U.S. business logistics costs remained at 8.5 percent of GDP for the second consecutive year in 2012, according to the Council of Supply Chain Management’s annual State of Logistics Report.
“2012 continued many of the same trends we have been experiencing since 2010 following the end of the recession,” said the report, written by Rosalyn Wilson, senior business analyst at Delcan Corp.
Wilson said logistics spending tracked the economy’s slow recovery, and that it appears the supply chain industry and the economy are settling into a “new normal.”
Logistics spending was estimated at 16.2 percent of GDP in 1981, when the late Robert V. Delaney began compiling the annual report. The ratio declined steadily, dropping below 10 percent in 2001.
Through the 1980s, the decline was due mainly to trucking deregulation, which reduced freight transportation costs. Improved supply chain management provided an additional boost through the 1990s.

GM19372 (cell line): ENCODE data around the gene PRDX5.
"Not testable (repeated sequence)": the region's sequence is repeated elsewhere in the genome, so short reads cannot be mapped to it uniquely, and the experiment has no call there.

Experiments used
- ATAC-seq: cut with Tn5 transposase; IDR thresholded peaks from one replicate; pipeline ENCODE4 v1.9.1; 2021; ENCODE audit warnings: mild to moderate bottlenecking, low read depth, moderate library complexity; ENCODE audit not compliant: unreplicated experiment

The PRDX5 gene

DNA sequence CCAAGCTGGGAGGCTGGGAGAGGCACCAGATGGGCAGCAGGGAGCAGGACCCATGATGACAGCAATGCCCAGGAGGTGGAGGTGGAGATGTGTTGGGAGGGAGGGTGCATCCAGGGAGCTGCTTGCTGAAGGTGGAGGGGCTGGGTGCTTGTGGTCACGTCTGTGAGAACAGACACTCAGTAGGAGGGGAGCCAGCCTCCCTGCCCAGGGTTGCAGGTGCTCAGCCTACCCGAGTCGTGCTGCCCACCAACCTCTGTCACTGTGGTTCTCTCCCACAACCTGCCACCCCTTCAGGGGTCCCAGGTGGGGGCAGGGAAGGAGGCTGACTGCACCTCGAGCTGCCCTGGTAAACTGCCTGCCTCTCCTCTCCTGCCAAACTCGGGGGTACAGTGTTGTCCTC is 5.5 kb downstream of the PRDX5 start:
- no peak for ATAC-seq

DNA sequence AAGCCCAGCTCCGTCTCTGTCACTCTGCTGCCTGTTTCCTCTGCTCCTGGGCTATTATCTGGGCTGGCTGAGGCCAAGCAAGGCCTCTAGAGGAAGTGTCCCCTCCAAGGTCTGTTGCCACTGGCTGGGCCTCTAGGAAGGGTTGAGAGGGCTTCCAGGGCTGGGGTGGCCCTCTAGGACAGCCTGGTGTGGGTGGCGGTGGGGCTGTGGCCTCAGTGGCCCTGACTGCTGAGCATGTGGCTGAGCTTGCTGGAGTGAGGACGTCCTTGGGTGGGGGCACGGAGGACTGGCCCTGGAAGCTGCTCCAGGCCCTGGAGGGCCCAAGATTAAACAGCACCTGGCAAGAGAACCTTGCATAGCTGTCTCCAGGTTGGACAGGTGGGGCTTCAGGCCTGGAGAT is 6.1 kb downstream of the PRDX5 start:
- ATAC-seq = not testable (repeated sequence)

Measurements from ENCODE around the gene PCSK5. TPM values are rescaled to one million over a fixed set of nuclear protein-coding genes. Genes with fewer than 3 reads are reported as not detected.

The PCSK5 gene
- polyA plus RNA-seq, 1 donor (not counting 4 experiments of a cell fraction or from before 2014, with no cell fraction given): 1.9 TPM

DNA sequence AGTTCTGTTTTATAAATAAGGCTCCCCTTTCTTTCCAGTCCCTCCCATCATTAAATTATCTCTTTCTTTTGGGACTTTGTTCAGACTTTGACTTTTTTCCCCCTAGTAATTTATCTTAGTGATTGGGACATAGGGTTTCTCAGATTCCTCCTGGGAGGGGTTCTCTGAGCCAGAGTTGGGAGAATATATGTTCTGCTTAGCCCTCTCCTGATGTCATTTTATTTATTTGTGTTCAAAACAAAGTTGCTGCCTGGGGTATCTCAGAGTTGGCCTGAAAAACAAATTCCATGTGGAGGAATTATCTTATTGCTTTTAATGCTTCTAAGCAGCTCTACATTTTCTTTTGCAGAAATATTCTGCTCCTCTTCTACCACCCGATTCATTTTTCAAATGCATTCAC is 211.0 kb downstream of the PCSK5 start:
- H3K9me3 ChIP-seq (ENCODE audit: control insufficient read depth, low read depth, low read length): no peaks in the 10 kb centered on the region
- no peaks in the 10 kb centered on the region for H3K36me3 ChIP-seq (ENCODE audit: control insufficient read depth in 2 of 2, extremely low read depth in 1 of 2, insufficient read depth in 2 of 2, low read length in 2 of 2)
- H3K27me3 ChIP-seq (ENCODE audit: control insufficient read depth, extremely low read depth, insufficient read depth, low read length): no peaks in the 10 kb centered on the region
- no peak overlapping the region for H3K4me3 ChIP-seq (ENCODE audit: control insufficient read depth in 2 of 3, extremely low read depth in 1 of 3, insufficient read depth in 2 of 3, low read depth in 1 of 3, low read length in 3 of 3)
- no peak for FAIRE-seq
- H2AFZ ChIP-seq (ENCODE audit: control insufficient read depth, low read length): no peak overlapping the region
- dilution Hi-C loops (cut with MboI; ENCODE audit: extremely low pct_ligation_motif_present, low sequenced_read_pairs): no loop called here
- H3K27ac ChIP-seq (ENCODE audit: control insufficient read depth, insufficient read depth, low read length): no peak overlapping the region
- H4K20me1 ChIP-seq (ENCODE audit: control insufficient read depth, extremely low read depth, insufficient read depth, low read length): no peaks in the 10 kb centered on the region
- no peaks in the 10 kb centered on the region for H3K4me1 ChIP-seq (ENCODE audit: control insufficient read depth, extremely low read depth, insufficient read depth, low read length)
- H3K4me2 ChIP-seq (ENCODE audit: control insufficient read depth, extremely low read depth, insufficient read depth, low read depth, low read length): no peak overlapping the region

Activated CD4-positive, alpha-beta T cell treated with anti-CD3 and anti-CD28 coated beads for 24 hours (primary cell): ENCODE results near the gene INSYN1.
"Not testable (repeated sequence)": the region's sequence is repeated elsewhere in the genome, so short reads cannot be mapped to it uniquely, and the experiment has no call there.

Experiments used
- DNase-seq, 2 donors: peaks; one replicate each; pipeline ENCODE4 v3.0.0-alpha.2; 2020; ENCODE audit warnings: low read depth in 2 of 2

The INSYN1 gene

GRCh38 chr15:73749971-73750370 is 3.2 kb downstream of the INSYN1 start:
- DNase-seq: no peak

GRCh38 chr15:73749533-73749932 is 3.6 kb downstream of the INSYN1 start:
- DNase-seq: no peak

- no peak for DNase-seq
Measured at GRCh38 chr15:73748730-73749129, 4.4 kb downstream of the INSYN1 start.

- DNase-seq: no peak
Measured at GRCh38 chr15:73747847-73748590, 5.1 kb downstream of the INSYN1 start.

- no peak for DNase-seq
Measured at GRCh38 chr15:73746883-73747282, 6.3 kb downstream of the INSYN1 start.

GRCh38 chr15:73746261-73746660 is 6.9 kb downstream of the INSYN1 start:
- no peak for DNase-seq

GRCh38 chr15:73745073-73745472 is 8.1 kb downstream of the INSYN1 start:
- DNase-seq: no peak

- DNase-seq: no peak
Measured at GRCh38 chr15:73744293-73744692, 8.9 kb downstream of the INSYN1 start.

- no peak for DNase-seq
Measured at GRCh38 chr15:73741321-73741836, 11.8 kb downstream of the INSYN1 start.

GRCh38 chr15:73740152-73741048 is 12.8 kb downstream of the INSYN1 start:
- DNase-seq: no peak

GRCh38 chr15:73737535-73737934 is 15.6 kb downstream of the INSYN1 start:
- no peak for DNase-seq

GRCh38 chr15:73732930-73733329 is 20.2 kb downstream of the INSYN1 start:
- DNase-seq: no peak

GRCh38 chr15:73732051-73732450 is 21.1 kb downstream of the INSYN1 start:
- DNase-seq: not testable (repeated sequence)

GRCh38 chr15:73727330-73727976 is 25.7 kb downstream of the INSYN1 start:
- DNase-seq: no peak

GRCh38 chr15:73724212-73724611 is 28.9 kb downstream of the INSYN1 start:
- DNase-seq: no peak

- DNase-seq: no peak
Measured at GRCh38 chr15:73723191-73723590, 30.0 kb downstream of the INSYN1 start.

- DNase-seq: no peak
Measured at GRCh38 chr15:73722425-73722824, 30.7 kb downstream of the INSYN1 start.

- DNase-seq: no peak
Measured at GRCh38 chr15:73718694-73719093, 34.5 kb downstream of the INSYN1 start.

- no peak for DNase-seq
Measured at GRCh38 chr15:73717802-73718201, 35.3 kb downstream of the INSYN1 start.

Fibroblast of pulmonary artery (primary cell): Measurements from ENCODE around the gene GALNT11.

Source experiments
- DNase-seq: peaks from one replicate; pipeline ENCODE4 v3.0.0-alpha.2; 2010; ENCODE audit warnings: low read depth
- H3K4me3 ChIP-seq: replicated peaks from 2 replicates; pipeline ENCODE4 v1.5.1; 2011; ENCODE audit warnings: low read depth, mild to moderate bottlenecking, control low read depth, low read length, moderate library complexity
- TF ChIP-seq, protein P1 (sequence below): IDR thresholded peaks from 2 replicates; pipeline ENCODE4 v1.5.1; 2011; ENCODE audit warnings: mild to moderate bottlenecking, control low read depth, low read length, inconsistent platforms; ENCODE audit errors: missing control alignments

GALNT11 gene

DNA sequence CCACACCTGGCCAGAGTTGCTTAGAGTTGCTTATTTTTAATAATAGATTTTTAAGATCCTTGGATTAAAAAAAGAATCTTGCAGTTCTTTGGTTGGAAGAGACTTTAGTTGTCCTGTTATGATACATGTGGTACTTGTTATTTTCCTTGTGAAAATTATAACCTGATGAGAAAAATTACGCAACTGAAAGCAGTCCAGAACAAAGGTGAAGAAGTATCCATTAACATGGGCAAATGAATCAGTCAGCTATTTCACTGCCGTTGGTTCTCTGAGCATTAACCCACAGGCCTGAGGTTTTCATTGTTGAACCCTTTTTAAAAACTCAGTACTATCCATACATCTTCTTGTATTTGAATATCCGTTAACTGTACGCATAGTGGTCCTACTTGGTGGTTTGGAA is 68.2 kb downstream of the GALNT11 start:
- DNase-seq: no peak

For more than a decade, the ratio of logistics costs to GDP has fluctuated within a narrow range, in line with the economy’s health. The ratio plummeted to 7.9 percent in 2009, but only because slow sales forced companies to order and ship fewer goods.
The ratio recovered to 8.3 percent in 2010 before plateauing at 8.5 percent during the last two years.
Logistics costs increased 3.4 percent last year, to $1.33 trillion. Inventory costs increased 3.4 percent. Transportation, the main component of logistics costs, rose 3 percent, held back by weak volumes and rates.
Wilson said the outlook is for more of the same through 2015, with slow and inconsistent economic growth and logistics costs keeping pace.
“Given the world economic picture and the economic dependency we have on our trading partners, there are no indicators that we can expect any dramatic shifts,” she wrote. “I do believe that the economy and the logistics sector will slowly gain sustainable momentum, but that we will still experience unevenness in growth rates.”